Hairy Movie

Scary Movie is now playing in theaters nationwide.

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In 1996, Kevin Williamson came across the perfect trick for reviving the teen horror genre with the first installment of his Scream trilogy. He realized that the "jump out of the closet and kill someone" tactic that horror films had survived on since Halloween still worked, regardless if they had gotten overused by the time Halloween II had rolled into theaters.

Relying on this cheapness as a good starting point, Williamson simply tacked on a whole bunch of extra genres to the flick to expand the range of his target audience. He made the film a self-parody in early Mel Brooks tradition, spent a little extra to make sure his cast was super attractive, and got shock-horror master Wes Craven to direct. Suddenly he had a film that was funny to some, horrifying to others and eye candy to everybody else. Best of all, it made fun of the movies your parents watched in terror.

The youth of the time responded by seeing all three Screams in droves, spawning a whole genre that has died down only recently but has created film after film that followed the same sort of model save for the element of self-parody. A pity, since the self-parody was the only part of Scream that made the film worth watching.

So now that the movie market has been deluged with an overabundance of awful teen screamers, moviegoers are finally presented with a parody of a self-parody, Scary Movie.

In the vein of the hilarious I'm Gonna Git You Sucka and the not-so-funny Don't Be a Menace to South Central While Drinking Your Juice in the Hood, we have a film that could have lived up to the legacy of Airplane! and The Naked Gun. It doesn't, but regardless it's probably the best parody since The Naked Gun, which does say a hell of a lot.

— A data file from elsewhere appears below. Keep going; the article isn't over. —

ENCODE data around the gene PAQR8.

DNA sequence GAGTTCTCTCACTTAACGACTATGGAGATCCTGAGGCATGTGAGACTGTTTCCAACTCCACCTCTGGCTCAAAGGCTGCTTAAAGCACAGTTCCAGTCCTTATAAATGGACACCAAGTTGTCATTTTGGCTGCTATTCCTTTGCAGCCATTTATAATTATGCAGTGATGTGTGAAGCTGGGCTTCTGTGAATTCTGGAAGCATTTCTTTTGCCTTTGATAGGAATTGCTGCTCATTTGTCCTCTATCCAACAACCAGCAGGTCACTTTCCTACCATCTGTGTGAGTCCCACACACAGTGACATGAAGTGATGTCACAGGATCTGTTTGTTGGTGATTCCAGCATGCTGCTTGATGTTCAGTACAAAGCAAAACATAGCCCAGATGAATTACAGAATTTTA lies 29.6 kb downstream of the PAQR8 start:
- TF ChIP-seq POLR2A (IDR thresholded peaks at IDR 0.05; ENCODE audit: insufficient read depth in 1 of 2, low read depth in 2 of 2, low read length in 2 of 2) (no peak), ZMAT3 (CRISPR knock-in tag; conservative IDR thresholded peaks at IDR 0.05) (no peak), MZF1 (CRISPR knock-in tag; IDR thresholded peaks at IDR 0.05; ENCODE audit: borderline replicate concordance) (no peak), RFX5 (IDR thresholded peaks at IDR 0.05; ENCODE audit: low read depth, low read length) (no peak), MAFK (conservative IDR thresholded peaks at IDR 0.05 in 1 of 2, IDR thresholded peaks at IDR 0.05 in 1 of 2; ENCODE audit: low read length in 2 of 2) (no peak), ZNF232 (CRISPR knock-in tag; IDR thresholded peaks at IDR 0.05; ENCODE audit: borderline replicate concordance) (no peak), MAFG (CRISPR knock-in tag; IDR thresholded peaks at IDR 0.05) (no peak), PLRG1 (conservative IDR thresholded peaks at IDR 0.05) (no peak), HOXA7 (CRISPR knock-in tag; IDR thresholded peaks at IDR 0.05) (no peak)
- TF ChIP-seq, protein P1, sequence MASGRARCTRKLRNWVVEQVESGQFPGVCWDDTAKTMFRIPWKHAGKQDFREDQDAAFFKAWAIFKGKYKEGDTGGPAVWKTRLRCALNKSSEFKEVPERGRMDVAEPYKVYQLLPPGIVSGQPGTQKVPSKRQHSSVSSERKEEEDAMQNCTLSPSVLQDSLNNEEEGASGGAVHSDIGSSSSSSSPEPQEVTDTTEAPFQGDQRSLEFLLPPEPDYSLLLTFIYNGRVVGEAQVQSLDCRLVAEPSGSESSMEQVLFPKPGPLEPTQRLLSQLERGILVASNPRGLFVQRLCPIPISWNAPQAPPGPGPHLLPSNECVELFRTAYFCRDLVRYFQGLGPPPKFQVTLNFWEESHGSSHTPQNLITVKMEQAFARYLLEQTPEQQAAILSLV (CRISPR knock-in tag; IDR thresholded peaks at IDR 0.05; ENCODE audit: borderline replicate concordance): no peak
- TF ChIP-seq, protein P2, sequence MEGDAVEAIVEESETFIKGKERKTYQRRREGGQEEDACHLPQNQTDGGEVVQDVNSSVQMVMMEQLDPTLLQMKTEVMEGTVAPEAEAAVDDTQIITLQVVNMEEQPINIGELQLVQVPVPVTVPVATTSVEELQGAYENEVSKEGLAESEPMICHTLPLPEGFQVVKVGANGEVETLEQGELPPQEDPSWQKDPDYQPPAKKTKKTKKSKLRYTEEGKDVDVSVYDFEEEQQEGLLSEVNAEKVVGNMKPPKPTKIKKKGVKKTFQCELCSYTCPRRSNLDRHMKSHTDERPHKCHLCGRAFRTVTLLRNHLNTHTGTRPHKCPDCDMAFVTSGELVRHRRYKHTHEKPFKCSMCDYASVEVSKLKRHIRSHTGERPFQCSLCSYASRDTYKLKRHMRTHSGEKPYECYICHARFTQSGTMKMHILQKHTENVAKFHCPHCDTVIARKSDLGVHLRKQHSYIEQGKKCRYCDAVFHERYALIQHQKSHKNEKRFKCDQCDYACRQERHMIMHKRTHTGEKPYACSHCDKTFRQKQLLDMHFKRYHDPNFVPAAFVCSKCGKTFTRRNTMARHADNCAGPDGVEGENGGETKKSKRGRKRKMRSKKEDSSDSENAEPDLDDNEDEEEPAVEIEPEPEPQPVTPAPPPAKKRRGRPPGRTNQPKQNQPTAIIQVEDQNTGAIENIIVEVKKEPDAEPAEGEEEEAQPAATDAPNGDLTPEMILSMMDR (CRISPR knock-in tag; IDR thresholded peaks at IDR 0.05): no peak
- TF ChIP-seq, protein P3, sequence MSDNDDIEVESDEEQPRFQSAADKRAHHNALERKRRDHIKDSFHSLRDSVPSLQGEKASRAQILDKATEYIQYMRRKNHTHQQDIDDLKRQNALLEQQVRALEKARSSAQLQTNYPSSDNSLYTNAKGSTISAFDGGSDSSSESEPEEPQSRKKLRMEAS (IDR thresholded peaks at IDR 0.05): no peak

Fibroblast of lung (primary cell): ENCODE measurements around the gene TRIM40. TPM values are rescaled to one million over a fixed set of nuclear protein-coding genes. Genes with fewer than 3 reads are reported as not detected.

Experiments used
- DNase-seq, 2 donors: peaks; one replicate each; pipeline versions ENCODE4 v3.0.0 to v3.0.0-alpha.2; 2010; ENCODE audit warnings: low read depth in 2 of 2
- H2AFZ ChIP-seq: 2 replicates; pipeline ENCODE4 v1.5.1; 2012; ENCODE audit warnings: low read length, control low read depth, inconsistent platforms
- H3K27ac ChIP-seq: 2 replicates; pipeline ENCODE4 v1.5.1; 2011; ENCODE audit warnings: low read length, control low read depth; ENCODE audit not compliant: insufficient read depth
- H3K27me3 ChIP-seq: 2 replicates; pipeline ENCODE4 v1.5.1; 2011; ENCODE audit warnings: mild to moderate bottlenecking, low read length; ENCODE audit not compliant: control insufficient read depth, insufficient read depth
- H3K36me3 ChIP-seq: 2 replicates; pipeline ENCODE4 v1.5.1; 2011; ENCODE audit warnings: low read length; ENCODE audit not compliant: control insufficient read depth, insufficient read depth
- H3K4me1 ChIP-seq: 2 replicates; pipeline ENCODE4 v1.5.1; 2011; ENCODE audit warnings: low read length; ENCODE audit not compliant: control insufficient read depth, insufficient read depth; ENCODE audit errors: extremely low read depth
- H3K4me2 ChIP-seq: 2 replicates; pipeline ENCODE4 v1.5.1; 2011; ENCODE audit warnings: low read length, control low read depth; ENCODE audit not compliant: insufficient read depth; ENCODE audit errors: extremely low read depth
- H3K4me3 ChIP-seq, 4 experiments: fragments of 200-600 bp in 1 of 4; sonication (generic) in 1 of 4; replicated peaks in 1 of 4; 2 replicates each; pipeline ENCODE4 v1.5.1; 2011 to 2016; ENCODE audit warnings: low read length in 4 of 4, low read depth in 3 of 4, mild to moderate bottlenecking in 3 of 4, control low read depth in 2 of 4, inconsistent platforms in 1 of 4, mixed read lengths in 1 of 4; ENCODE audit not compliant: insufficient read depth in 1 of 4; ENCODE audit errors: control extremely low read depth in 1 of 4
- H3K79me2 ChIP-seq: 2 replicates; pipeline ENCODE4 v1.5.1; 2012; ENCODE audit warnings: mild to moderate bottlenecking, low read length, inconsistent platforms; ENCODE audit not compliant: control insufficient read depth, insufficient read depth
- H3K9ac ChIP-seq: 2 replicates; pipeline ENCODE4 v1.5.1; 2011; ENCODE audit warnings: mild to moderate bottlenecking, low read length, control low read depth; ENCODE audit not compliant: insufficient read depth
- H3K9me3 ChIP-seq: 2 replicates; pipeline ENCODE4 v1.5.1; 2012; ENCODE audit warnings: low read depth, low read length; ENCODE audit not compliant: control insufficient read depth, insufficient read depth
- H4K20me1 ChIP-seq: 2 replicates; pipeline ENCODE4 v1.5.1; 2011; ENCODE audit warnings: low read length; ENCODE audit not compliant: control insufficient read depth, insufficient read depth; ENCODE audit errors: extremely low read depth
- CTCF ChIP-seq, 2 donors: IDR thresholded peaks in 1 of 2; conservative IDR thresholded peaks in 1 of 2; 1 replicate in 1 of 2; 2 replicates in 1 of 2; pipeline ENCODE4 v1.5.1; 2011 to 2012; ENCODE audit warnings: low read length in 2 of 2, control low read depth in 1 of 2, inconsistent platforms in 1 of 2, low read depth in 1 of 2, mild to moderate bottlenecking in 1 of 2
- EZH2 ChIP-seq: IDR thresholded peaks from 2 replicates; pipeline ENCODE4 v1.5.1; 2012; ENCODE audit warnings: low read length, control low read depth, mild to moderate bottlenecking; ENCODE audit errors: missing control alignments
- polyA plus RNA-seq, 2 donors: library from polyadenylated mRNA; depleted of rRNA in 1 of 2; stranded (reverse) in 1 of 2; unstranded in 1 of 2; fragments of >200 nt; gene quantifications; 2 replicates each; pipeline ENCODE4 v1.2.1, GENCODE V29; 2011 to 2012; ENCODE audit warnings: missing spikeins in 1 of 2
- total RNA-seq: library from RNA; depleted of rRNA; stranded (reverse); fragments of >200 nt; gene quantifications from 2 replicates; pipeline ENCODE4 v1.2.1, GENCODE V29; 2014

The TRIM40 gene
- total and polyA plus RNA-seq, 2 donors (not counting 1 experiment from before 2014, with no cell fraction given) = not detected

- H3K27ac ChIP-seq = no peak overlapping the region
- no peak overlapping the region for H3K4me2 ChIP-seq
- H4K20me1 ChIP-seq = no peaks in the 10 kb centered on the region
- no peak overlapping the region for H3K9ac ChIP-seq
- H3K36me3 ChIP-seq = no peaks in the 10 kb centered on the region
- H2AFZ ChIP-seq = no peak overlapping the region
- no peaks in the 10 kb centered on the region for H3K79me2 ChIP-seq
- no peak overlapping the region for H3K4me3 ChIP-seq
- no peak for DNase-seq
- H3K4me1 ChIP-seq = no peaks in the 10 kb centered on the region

While the aforementioned comedy classics stick roughly to the genres they parody but broadly (if basely) mock them, Scary Movie does best when it adheres to the movies it parodies as if actors had copies of the scripts in front of them, which they may well have had. Most of the best scenes in Scary Movie are line-for-line copies of Scream, I Know What You Did Last Summer, Titanic, or several other movies that came out in the last twenty years.

Seeing some of these movies replayed almost bit by bit, except for some necessary line changes, is often hilarious, as the script is frequently clever and the actors do their bits pretty well. This is exemplified in the first scene, which parodies the initial scene of Scream with a few changes, most notable being the replacement of Drew Barrymoore's character with Carmen Electra playing a character named Drew. The few script changes somehow end up hauntingly familiar, but when the knife goes in, out comes -- surprise! -- breast implants, and there is an eerie homage to "Baywatch" along with it. Sadly, it's a good start that isn't kept up.

Luckily for viewers, all the good scenes are spread out over this somewhat lengthy film. A cross between The Exorcist and a Scream scene where Sidney (in this film Cindy played by Anna Faris) loses her virginity is horrifying. And the film's parody of the "Wazzup!" commercials and a hilarious scene at the end where the killer gets high and freestyles with Shorty (Marlon Wayans) steal the show.

Unfortunately, when Scary Movie slows down, it slows grinds to a noticeable halt. How many of the gags are funny to you depends on how many of the movies you've seen (they hit up a lot of them), and a fair number of the jokes are often just stupid or unnecessary. For example, they parody The Matrix, something Deuce Bigalow: Male Gigolo already performed in superior fashion. Additionally, Scary Movie's cast is not particularly good outside of performing the gags and doesn't captivate well when actors aren't acting stupid (Shannon Elizabeth, who plays the ditsy but busty Buffy, aside).

Scary Movie's biggest problem is the script, which has no direction. This is not surprising, considering two different films were developed to parody this genre and were eventually merged to create this film.

Yet despite its shortcomings, the film still floats, if barely, and provides entertainment to the masses, similar to the intent of Scream. Ironically, Scary Movie creates its best parody unintentionally, when at the end viewers' interest is piqued as to who the killer is, even though it hardly matters. Like Scream, there is actually no way to determine who did it till the mask is removed, and the tension during it is same. Funny, no?


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